Upon taking over this eco-friendly forum, I found myself examining my personal impact on the environment, or rather my “ecological footprint” as they call it. Of course my footprint is not as small as I would like it to be, but I was particularly compelled to explore something that I’ve been doing for the better part of the past sixteen years: wearing ballet shoes. I started taking weekly dance classes when I was three years old and progressed to training about 18-20 hours per week by the time I was in high school, all the while wearing my way through shoe after shoe.
For those who may be unfamiliar with them, pointe shoes are what female ballet dancers wear when they dance on the very tips of their toes. Now folks, these shoes may appear dazzling and delicate BUT DON’T BE FOOLED for they are actually the monstrous, flesh-eating, blister-inducing, blood-sucking beasts of the footwear kingdom. Holding a brand new pair of point shoes often feels equivalent to holding a couple of small 2x4s. They’re just these rigid, satin-covered blocks made out of cardstock, paste, burlap, plastic, and leather. I got my first pointe shoes when I was 12 years old and went through about six or seven pairs of them before my achilles tendons got the best of me. Personally, I keep all of my old shoes (for nostalgic and artistic purposes), but I’m certain that not every dancer does.
Bear in mind that these shoes only last about 8-10 hours because if they get too soft the dancers won’t have enough structural support to hold them up on their toes. So now, let us play the numbers game! Okay so if one pair lasts about 8 hours, and professional ballerinas and students dance about 8 hours per day, then that’s one pair per day and five pairs per week. Professionals dance roughly 40 weeks each year so we’re looking at one dancer going through about 200 PAIRS OF POINTE SHOES IN ONE YEAR (not including the shoes they use during their shows!)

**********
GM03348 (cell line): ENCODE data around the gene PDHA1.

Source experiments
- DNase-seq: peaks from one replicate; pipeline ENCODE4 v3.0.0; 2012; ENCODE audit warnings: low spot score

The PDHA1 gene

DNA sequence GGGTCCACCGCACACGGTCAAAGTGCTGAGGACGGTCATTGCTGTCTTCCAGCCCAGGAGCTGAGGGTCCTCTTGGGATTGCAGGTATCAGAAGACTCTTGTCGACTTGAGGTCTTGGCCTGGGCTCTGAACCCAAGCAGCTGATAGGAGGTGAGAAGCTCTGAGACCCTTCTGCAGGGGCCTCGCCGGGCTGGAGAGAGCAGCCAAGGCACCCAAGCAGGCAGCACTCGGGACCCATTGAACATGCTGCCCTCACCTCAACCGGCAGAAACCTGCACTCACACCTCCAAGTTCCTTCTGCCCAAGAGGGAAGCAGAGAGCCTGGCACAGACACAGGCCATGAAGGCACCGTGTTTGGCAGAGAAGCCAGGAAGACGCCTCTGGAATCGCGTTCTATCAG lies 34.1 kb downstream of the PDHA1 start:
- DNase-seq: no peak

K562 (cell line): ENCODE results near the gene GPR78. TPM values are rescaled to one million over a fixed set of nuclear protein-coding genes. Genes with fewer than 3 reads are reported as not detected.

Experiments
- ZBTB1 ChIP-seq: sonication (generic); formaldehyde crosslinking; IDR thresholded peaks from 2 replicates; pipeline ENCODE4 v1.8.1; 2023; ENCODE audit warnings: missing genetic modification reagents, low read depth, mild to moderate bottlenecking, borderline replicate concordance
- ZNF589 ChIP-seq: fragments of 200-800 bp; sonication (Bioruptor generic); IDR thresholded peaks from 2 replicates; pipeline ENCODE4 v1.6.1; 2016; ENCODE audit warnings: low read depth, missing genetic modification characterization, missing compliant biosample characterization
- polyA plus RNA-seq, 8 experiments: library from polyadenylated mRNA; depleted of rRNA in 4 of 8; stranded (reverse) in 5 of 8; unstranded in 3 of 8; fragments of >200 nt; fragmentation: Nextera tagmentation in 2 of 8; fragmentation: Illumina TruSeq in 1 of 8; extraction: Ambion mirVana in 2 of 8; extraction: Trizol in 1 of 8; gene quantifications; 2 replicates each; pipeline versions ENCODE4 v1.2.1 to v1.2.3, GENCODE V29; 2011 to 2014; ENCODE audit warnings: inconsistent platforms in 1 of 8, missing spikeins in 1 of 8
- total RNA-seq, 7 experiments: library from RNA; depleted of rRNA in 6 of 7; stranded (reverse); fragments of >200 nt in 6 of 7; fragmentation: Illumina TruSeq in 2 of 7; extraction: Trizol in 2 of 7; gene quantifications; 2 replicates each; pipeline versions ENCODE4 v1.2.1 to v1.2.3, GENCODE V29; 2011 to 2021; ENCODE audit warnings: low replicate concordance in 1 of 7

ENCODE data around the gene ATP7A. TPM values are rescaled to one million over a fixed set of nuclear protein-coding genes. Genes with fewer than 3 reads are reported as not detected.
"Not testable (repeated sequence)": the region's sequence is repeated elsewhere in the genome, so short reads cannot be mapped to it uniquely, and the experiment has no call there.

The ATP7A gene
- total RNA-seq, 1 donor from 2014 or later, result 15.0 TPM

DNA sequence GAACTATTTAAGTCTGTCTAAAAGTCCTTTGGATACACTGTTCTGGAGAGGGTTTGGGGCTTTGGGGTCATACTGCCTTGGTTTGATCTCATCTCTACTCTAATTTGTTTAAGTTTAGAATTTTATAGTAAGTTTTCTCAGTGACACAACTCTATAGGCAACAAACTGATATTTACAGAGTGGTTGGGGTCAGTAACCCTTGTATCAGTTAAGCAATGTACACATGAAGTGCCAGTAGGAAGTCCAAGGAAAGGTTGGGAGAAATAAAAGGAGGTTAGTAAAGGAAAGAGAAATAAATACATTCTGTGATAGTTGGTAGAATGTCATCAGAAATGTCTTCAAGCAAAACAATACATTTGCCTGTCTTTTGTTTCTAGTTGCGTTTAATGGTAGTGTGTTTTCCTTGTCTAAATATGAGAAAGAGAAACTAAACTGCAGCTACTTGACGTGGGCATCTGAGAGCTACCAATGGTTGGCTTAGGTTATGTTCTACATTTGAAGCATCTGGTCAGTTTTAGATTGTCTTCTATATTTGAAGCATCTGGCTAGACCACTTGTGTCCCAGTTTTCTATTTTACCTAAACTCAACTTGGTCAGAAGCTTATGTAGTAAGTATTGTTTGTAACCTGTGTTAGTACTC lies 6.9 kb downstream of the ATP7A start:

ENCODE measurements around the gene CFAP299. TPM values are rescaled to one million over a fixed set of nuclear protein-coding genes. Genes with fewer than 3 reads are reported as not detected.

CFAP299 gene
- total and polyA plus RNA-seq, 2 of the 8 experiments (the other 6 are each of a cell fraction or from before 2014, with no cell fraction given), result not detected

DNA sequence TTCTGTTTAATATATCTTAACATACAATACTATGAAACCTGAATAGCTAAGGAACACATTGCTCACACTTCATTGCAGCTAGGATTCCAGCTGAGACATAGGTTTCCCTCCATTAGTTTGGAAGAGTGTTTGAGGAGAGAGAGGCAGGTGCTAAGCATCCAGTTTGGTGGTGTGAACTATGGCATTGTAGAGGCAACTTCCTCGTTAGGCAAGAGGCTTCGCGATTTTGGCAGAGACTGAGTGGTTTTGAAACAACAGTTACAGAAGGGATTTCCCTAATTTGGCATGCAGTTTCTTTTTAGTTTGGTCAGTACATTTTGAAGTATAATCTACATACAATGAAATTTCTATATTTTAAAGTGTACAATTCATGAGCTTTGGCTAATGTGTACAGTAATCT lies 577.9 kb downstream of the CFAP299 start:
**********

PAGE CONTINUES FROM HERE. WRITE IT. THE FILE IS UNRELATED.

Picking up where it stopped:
“But Michelle,” you may be asking, “just what are these dancers doing with these dead shoes when they’re done with them?” Well, my friend, that’s an excellent question! I hate to say it, but many dancers just throw out their shoes when they’re done with them. Due to their materials, the shoes are extremely hard to recycle, and they can’t exactly be passed down as second-hand because wearing someone else’s used shoes can pose a threat to one’s ankles. But worry not, dear Earthlings, for there have actually been some pretty cool movements to fix the problem of landfill pointe shoes. For example, lots of professional companies give away autographed shoes to young ballerinas, and some studios donate their students’ old shoes to centres that pull them apart to use them for crafts.
While all this is not enough to completely fix the problem, it certainly is a start. With ballet having been around since the 1500s, and pointe shoes since the 1800s, the practice of this art form is showing no sign of slowing down any time soon. I can only imagine that with time will come a way to properly dispose of all these shoes. Until then, I guess we’ll just have to collectively put on our thinking caps and continue to find creative uses for all the worn-out shoes. If you’ve got any ideas, do tell! I’d love to do something with my old pointe shoes that doesn’t involve sending them off to a landfill. Alas, who would have thought such a dainty shoe could leave such a big footprint?